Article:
Tom Fitton: Judicial Watch Asks Court to Compel Hillary Clinton Email Answers

REUTERS/Carlos Barria/File Photo
REUTERS/Carlos Barria/File

You have watched along with us as former Secretary of State Hillary Clinton and many of her top aides treated the court process with contempt.

However, we have remedies in the courts for these delaying, obfuscating tactics.

Last week, for example, we filed a motion to compel Clinton to answer three interrogatory questions she refused to answer under oath. We submitted the questions to her under a court order issued by U.S. District Court Judge Emmet G. Sullivan on August 19, 2016.

In our brief, we argue that Clinton “failed to provide sufficient reasons for refusing to answer them, and the limited reasons she provides do not warrant sustaining her objections.” Hillary Clinton refused outright to answer questions about the creation of her email system, her decision to use the system despite warning from State Department officials, and the basis for her claim that the State Department had “90-95 percent” of her emails.

In her responses sent to Judicial Watch and the court on October 13, 2016, Clinton refused to answer these three questions outright and responded 20 times that she “does not recall” information concerning her non-government email system. She preceded her responses by eight “general objections” and two “objections to definitions.” The words “object” or “objection” appear 84 times throughout the 23-page document submitted to the court and Judicial Watch.

In our motion to compel her to answer, we argue:

Pursuant to Rule 33 of the Federal Rules of Civil Procedure, “The grounds for objecting to an interrogatory must be stated with specificity. … In addition, the party objecting to the interrogatory bears the burden of ‘show[ing] why discovery should not be permitted. …’” Although she objected to the three interrogatories, Secretary Clinton failed to provide sufficient reasons for refusing to answer them, and the limited reasons she provides do not warrant sustaining her objections.

Interrogatory 1 asks: “Describe the creation of the system, including who decided to create the system, the date it was decided to create the system, why it was created, who set it up, and when it became operational.” In our motion to compel, we argue:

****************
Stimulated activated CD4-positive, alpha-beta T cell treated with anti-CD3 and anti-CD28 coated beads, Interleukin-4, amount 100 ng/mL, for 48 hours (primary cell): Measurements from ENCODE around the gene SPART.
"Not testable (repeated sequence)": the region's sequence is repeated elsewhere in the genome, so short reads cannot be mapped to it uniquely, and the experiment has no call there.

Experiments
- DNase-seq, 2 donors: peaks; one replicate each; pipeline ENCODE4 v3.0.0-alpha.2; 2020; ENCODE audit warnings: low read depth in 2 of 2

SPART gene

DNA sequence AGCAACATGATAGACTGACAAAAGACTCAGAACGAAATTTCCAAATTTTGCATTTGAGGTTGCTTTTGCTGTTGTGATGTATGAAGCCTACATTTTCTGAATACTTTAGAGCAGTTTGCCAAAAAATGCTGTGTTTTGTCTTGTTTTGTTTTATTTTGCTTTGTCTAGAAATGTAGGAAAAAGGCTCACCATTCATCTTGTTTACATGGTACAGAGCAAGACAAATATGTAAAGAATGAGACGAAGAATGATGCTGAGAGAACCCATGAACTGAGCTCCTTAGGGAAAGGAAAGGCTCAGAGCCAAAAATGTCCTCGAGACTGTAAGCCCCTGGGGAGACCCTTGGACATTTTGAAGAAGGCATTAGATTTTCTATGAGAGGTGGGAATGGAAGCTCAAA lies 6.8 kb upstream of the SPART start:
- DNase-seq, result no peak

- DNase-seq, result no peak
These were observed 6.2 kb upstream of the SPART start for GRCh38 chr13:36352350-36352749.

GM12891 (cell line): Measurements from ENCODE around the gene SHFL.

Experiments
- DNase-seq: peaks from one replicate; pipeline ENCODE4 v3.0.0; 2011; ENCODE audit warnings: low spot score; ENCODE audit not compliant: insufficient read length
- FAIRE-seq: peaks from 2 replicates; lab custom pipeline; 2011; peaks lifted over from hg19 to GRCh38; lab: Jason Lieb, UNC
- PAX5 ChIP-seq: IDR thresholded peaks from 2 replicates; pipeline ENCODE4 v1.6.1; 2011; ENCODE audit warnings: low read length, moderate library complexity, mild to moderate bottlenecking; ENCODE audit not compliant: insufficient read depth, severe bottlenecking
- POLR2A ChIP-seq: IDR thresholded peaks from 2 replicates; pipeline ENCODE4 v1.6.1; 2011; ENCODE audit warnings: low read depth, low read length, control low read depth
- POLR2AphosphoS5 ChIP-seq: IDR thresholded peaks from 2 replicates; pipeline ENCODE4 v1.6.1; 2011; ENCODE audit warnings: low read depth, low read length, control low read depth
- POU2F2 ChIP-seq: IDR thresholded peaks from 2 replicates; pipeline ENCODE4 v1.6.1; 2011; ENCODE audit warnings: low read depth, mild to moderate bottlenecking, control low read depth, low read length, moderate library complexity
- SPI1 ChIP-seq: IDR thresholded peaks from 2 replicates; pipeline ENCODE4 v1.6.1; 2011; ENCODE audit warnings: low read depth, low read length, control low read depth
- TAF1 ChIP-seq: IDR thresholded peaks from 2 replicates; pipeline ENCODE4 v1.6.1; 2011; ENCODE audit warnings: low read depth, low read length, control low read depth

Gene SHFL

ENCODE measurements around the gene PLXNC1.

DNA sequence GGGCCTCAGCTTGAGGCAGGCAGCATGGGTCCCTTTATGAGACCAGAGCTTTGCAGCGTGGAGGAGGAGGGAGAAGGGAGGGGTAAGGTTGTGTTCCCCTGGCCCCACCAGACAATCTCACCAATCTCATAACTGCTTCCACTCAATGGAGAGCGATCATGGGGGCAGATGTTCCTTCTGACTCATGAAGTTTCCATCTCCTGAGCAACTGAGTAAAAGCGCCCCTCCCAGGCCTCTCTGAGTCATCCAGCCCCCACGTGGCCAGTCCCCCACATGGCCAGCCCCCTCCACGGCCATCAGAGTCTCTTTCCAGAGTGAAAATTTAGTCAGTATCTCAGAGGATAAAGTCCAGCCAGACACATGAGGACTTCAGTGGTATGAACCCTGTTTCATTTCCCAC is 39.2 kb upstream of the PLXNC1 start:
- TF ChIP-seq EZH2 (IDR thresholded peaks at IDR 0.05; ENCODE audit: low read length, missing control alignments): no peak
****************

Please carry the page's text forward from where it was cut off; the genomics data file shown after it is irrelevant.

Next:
Secretary Clinton objects and asserts that the interrogatory is outside the scope of permitted discovery. … However, the creation of the system is squarely within the scope of permitted discovery.  Understanding the basic facts surrounding the creation of the system is an integral part of understanding how and why it came to be used for State Department business.  To date, no witness has testified about these facts, and the Court specifically authorized interrogatories to enable Plaintiff to gather this information. Secretary Clinton’s refusal to answer the interrogatory is therefore misplaced.

Interrogatory 14 asks:

On March 6, 2009, Assistant Secretary of State for Diplomatic Security Eric J. Boswell wrote in an Information Memo to your Chief of Staff, Cheryl Mills, that he “cannot stress too strongly, however, that any unclassified BlackBerry is highly vulnerable in any setting to remotely and covertly monitoring conversations, retrieving email, and exploiting calendars.” A March 11, 2009, email states that, in a management meeting with the assistant secretaries, you approached Assistant Secretary Boswell and mentioned that you had read the “IM” and that you “get it.” Did you review the March 6, 2009, Information Memo, and, if so, why did you continue using an unclassified BlackBerry to access your email account to conduct official State Department business?

Secretary Clinton objected to Interrogatory 14, asserting that it concerned “cybersecurity issues outside the scope of permitted discovery.” In our motion to compel, we argue:

Interrogatory 14 does not concern “cybersecurity issues.” It asks whether Secretary Clinton read a memorandum about the general use of unapproved or unclassified Blackberries, and, if she did read the memorandum, why did she continue using an unapproved or unclassified Blackberry – the device by which [she] accessed the account she used to conduct official government business. A yes or no answer to whether she read the memorandum will not reveal any information the parties’ agreed-upon scope sought to avoid. Similarly, if the answer is yes, Secretary Clinton’s explanation as to why, after reading the memorandum, she continued to access her account through her Blackberry also will not reveal any information the parties’ agreed-upon scope sought to avoid. The interrogatory clearly seeks information squarely within the scope of permitted discovery. Secretary Clinton should be compelled to answer Interrogatory 14.

Interrogatory 24 asks: